When a glycoprotein in the Ebola virus envelope binds to a receptor on an antigen-presenting cell, the activated cell goes right to a lymph node and “presents” the antigen (the virus) to cells in the immune system. Thus, like the AIDS virus, Ebola begins by attacking the body’s defenders. Then as it spreads through the body, it also attacks endothelial cells (the lining of blood vessels), liver cells, and many other cells.
Cells that are most seriously affected by Ebola virus disease include the trachea, the cornea, and the conjunctivae. The affected cells not only release viral progeny, but small proteins that are involved in the inflammatory response. Overreactivity of the response – called a “cytokine storm” – can be extremely damaging in itself.
Capillary beds throughout the body leak, causing low blood pressure that may become progressively unresponsive to intravenous fluid therapy or vasopressors (drugs that increase the blood pressure). This can lead to the formation of tiny blood clots, which block the tiny blood vessels in the system and can also consume the body’s clotting factors so that the blood becomes unable to clot, causing paradoxical bleeding. This is called disseminated intravascular coagulation, or DIC.
Damage to the vascular system contributes to the multiple organ dysfunction syndrome. Kidneys, liver, and heart may ultimately be involved. When blood supply to the bowel is compromised, bloody diarrhea may result. It is difficult to reverse established organ damage.
The chance of survival diminishes as the number of involved organs increases, and the mortality rate of the multiple organ dysfunction syndrome has changed little since it was first recognized in the 1980s. Classically, symptoms begin between two and twenty-one days after contracting the disease, eight to ten days being the most common time. It is suggested that the incubation period should be extended to twenty-five days, which would be two standard deviations from the mean.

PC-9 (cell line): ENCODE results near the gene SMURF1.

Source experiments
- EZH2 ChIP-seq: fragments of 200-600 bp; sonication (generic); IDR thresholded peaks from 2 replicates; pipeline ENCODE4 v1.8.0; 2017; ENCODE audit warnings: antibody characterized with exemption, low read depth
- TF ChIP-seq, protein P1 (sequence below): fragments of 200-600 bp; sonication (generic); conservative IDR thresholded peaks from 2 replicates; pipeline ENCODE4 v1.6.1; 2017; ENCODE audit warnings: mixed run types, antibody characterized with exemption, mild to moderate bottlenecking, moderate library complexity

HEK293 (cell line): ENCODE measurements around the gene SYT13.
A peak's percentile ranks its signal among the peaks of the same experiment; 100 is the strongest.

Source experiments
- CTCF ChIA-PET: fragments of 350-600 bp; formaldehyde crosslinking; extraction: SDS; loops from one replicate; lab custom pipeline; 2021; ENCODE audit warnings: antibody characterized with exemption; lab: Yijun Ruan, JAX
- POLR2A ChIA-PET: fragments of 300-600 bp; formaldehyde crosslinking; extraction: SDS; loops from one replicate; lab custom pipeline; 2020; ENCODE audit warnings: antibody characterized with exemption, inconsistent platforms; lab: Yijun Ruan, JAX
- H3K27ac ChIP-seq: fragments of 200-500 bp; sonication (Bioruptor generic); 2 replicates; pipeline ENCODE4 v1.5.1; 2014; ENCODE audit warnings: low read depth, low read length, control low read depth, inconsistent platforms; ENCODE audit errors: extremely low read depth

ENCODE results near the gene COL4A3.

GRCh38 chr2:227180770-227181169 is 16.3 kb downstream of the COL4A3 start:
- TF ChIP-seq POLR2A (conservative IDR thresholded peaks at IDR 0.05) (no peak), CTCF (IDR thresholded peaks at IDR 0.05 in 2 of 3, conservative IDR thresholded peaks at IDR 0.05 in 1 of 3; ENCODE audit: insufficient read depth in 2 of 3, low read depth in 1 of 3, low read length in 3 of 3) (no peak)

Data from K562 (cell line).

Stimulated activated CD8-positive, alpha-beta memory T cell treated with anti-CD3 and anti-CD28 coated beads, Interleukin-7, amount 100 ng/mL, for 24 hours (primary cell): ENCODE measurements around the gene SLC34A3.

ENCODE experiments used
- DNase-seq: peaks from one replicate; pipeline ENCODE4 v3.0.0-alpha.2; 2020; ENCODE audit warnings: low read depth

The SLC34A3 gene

The World Health Organization reports that some infections begin as long as forty-two days after exposure. Symptoms generally begin with fever. However, as many as 15 percent of cases may not have fever, so absence of fever does not absolutely rule out the disease. Other early symptoms and signs include a heart rate greater than ninety beats per minute, headache, muscle pain, nausea, and loss of appetite. In Sierra Leone, the most common symptoms reported between symptom onset and case detection included fever (87.1 percent), fatigue (76.4 percent), loss of appetite (64.5 percent), vomiting (67.6 percent), diarrhea (65.6 percent), headache (53.4 percent), and abdominal pain (44.3 percent). Hemorrhagic symptoms were rarely reported, but unexplained bleeding occurred in 18 percent of cases.
Of course, these symptoms also occur in many other illnesses. A flat spotty skin rash may develop on the face and chest on day two or three in about half of the cases, likely coinciding with an initial burst of virus in the blood and the onset of the systemic inflammatory response. Internal and external bleeding generally begins to appear within five to seven days after the first onset of symptoms. This may occur in the conjunctivae, giving the dreaded appearance of “bleeding eyes.”
Specialized rapid diagnostic tests exist, but are not generally available in your standard hospital or commercial laboratory, and specimens require very special handling. Severe vomiting and diarrhea can cause death from dehydration, with patients possibly needing up to ten liters of fluid replacement in a day. The mortality rate in West Africa is running at 70 percent.